look at it, I couldn't believe my eyes. Words cannot
describe what horrendous condition this car was in.
It lent new meaning to the term "used car." The old
Chevy was dented and banged up all over and had so
many holes rusted through the body that it looked
like a sieve.

Dad and I couldn't determine how many miles the
car had been driven, because the speedometer was
completely missing. The worst problem was that the
floorboards were rusted through in the front, and
you could stick your legs through the holes and
touch the ground with your feet. However, the
engine ran fairly well and the tires weren't completely
bald, and I figured that I could put some pieces of
plywood over the holes in the front, to keep our feet
from dragging on the pavement. Besides, I reasoned,
what could you expect for only $89.00? And,
inasmuch as we couldn't afford anything more
expensive, I decided to go ahead and purchase the

Since there was no Kingdom Hall in Dearborn
Heights, my family was assigned to attend meetings
in another adjoining town called Inkster. The Inkster
Congregation was made up almost entirely of black
brothers and sisters, which at first made us feel
rather conspicuous at the meetings. It occurred to
me that we must be feeling the same way a black
couple probably feels when they are the only blacks
in an all-white group. I had known quite a few black
people, having grown up and gone to school with
some in Indianapolis, Indiana. Also, I had met and
worked with black people in the Navy.

My wife, on the other hand, had been born and
reared in McCreary County, located in Eastern
Kentucky. Linnie had never laid eyes on a black
person until she was thirteen or fourteen years of
age -- and that was from a distance when she and her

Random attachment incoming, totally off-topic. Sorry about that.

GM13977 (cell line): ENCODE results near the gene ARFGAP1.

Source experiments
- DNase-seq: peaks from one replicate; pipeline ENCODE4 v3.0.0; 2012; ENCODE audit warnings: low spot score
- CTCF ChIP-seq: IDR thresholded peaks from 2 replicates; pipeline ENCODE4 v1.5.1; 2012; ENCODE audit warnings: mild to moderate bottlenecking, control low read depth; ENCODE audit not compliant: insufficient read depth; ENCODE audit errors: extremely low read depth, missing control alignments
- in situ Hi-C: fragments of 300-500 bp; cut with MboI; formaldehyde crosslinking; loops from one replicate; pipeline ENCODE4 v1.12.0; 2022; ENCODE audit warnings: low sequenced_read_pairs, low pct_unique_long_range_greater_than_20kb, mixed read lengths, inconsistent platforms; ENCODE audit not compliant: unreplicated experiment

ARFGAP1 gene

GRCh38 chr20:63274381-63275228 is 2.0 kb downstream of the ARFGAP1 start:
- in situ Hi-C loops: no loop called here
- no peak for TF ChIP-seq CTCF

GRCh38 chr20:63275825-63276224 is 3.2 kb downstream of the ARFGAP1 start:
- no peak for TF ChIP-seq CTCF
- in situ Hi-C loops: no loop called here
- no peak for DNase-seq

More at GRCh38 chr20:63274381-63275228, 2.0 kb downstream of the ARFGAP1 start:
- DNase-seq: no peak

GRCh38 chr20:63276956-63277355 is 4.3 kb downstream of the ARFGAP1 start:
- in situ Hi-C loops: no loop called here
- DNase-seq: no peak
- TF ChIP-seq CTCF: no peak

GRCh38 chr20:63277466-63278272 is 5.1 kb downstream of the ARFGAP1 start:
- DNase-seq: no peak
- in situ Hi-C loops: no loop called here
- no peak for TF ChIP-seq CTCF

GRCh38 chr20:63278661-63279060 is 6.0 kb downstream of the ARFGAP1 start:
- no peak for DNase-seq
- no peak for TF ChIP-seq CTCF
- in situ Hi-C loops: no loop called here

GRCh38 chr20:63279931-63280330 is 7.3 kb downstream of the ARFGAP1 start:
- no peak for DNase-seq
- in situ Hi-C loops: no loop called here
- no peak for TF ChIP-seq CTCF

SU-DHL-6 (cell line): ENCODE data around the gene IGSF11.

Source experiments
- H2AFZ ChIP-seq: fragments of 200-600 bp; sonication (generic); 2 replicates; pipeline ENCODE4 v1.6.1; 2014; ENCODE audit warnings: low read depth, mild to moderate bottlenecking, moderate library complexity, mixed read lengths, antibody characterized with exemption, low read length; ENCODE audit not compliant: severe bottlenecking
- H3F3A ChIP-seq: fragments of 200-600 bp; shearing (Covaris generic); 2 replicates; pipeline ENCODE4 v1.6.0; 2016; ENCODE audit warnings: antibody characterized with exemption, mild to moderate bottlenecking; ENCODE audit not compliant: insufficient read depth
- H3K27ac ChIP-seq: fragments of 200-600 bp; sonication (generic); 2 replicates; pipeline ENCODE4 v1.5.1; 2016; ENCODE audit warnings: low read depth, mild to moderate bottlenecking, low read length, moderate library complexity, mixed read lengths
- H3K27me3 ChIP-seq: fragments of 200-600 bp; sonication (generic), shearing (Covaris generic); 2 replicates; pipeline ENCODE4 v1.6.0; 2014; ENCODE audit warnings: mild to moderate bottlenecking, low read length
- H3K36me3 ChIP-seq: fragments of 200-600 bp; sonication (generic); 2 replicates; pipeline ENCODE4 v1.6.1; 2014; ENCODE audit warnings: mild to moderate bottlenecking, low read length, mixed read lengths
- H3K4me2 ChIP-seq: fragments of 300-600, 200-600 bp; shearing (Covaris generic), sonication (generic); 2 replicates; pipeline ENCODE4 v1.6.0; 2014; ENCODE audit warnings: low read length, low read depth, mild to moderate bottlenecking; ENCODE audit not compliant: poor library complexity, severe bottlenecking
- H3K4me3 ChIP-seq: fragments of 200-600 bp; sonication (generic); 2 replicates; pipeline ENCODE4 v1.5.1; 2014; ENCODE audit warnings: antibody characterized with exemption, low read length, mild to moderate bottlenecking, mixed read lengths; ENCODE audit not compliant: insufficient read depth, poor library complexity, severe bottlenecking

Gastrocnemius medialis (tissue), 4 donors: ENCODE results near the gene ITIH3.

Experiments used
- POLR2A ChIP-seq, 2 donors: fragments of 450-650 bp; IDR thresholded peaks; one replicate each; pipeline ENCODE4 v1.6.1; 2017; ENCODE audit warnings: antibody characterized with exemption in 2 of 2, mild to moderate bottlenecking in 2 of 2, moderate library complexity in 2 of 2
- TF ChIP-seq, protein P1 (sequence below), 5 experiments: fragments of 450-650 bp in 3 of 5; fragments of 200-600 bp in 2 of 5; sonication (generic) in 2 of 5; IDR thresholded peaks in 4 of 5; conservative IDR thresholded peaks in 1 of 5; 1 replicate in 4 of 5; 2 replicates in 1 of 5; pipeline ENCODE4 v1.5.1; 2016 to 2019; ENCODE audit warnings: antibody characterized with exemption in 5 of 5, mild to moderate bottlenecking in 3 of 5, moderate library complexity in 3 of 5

family were visiting relatives in Williamsburg, Ken
tucky. There were no black people where Linnie lived
in Pine Knot, and it was many years later before she
came into contact with any again.

I don't know if the people in the Inkster Congrega
tion were unusually friendly to everyone, or perhaps
they were trying extra hard to make us feel welcome,
because we were different. Whatever the reason for
it, as a group they were the warmest and friendliest
of all the Witnesses that we had ever encountered.
There was one family in the Inkster Congregation
that we were especially fond of. Their last name was
Reilly. Brother Reilly was of unusual stature. He
was almost seven feet tall and weighed over three
hundred pounds. I felt almost like a dwarf next to
him. In stark contrast to his imposing appearance,
he was an extremely soft spoken and gentle man.
I very seldom went out in the door-to-door ministry
after we moved to Michigan and only attended the
meetings when Linnie nagged me or there was a
special event such as the annual "Memorial Celebra
tion," the "Lord's Evening Meal." The next several
years in Michigan were not very happy ones for our
family, primarily due to my immature and fatalistic
attitude, which had been implanted in my young,
impressionable mind by Jehovah's Witnesses. The
Witnesses had taught us that, in order for a person
to be saved from God's wrathful vengeance at
Armageddon, he must adhere to certain moral ethics
and vigorously apply himself to the works program
prescribed by the organization. That consisted pri-
marily of meeting attendance, literature placement,
and the Society's proselytizing activity.

The Witnesses had convinced my wife and me that
they were God's sole channel of communication --
that they, in fact, spoke for God. Even though intel
lectually I felt that what they were teaching us was
"the Truth" because it seemed to be so logical and
was based on the Bible, for some unexplainable
reason it just didn't seem right for me personally.
Because of this feeling I had concluded in my heart
and mind that I probably just wasn't "teachable" or
"sheeplike," as the Witnesses termed it. Therefore, I
constantly carried around a vague dread of God's
judgment and a fear of Armageddon. I had no hope,
and this generated an attitude of, "Eat, drink and be
merry, for tomorrow we die," that would adversely
affect my life and those around me for many years to

My wife Linnie's attitude was just the opposite of
mine, and this caused a great number of problems
for us that sometimes resulted in extremely fierce
arguments. Linnie continued to attend the meetings
faithfully and went out in service whenever she could
arrange it. She conscientiously studied the Watch
tower and Awake! magazines, as well as all the
other books and publications that the Society re
quired us to read. Linnie's unswerving dedication to
the organization, in addition to caring for the needs
of our two small children, left her very little time for

There were many occasions when I wanted my wife